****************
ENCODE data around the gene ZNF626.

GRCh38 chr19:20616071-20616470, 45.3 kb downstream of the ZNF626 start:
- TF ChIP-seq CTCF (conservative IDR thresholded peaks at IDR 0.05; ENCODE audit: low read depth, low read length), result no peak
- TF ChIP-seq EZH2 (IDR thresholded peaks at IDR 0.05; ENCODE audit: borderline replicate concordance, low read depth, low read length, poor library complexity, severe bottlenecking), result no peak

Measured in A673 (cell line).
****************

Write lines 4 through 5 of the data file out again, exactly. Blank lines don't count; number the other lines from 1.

- TF ChIP-seq EZH2 (IDR thresholded peaks at IDR 0.05; ENCODE audit: borderline replicate concordance, low read depth, low read length, poor library complexity, severe bottlenecking), result no peak

Measured in A673 (cell line).